Since it’s often used for comparing photos, you can add several photos to the light table at once; to add more photos, either right-click and select Add to Light Table again or press Ctrl-Shift-L. The light table interface also has facial recognition overrides. If you’ve got a photo that Digikam hasn’t identified faces in, or has mis-identified faces, then load it into the light table and right-click on the image.
Select Add a Face Tag for the face tag editor. Draw a box around the face that you want to identify, and type the person’s name into the text field. The thumbnail view also can help manage your photos.
Right-clicking enables common file management tasks, like renaming photos, adding a photo to a specific album, or moving irreparable ones to the trash, and so on. To see information about a photo, use the vertical tabs on the right edge of the Digikam window. These show hanndbook, colour data, versioning data, and more.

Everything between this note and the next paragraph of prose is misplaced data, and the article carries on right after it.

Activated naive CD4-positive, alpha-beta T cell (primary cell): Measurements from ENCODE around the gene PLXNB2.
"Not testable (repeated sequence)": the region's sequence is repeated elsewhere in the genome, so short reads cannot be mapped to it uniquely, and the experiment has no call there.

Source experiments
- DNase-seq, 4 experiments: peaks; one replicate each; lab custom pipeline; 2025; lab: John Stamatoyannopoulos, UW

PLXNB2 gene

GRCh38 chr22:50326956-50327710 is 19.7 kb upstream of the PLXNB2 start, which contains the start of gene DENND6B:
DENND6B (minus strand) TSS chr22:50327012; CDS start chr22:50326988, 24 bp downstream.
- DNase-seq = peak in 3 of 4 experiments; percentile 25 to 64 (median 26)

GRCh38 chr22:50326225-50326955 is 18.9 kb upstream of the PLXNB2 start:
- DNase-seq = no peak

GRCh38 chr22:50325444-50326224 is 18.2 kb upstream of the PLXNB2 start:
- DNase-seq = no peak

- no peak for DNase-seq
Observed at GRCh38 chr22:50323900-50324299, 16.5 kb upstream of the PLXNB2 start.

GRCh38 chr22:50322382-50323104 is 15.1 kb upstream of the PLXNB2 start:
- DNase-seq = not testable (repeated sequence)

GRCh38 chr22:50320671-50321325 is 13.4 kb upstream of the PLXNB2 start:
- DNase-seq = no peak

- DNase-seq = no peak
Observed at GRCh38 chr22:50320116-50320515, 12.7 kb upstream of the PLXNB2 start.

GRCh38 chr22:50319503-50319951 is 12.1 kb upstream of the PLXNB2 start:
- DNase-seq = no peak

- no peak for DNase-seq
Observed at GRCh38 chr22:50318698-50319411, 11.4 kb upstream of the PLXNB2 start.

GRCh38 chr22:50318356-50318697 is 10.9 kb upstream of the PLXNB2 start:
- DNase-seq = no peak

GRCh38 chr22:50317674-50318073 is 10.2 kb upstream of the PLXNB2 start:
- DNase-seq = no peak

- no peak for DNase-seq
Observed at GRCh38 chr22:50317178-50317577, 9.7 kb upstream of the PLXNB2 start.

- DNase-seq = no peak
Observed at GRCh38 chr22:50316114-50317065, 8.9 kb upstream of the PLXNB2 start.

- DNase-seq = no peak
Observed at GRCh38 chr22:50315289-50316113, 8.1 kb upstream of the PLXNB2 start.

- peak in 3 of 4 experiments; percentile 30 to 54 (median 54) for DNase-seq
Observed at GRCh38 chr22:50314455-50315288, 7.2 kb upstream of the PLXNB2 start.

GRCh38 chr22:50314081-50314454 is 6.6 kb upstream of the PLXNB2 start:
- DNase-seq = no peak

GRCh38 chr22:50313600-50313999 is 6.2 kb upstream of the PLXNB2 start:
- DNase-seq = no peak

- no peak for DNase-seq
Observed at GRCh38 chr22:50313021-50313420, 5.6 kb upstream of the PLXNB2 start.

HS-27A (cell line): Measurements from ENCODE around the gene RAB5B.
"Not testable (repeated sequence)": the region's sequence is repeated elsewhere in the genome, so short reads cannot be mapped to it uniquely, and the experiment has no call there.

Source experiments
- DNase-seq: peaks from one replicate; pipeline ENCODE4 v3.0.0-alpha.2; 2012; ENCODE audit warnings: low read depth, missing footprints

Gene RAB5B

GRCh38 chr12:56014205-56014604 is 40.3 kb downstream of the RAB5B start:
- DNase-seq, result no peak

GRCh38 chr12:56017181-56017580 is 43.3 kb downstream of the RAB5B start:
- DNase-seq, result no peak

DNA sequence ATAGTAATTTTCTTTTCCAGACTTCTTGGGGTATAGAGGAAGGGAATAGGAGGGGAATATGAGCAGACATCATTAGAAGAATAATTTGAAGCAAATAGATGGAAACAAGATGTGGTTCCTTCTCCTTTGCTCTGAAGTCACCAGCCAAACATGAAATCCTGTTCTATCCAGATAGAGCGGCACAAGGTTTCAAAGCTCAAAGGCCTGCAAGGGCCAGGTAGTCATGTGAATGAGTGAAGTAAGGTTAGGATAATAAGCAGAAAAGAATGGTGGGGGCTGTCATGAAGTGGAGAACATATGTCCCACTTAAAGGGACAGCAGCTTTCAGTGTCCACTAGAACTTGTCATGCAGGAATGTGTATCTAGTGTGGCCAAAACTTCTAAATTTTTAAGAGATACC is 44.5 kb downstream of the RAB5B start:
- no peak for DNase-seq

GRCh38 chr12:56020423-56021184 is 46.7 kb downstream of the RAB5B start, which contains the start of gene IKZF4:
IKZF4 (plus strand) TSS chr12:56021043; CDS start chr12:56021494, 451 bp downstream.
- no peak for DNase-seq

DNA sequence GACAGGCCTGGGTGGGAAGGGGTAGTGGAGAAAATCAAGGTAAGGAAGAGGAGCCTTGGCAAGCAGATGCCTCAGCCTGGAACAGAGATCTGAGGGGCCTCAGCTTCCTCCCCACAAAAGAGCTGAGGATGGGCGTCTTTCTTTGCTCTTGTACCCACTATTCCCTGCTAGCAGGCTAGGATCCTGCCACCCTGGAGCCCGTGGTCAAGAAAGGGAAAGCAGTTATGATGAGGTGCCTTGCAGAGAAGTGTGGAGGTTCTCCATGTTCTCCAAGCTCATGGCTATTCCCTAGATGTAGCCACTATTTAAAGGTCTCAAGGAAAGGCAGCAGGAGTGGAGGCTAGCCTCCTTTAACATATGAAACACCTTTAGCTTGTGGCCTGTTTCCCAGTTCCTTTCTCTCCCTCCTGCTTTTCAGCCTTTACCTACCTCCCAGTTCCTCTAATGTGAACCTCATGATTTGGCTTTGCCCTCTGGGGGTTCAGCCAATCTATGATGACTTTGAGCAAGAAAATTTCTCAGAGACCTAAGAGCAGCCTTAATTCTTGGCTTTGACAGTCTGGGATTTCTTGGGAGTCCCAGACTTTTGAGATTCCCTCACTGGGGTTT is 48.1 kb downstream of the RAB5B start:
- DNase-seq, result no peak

digiKam – Documentation
Digikam has an inbuilt editor for most common photo effects and touch-ups. To get there, select a photo and click the Image Editor button along the top toolbar.
This opens a new window for dedicated editing. The image editor interface has two entry points for nearly every function: All the usual effects are present; colour balance, saturation, levels, red-eye removal, and so on.
Special effects are included too; textures, oil paint filters, borders, film grains, film emulation profiled by popular film stocksand much much more. It’s safe to try them allbecause none of them alter your original photo until you save the changes. Filters and effects can be un-done, too, from the Edit menu, but only in the order they were applied. The filters are linear unlike in Darktablewhere filters are truly filters that can be slotted in at different points in the filter stackso if you apply a Colour Balance filter and then a Vivid effectif you undo the Colour Balance then you also implicitly undo the Vivid effect that followed it.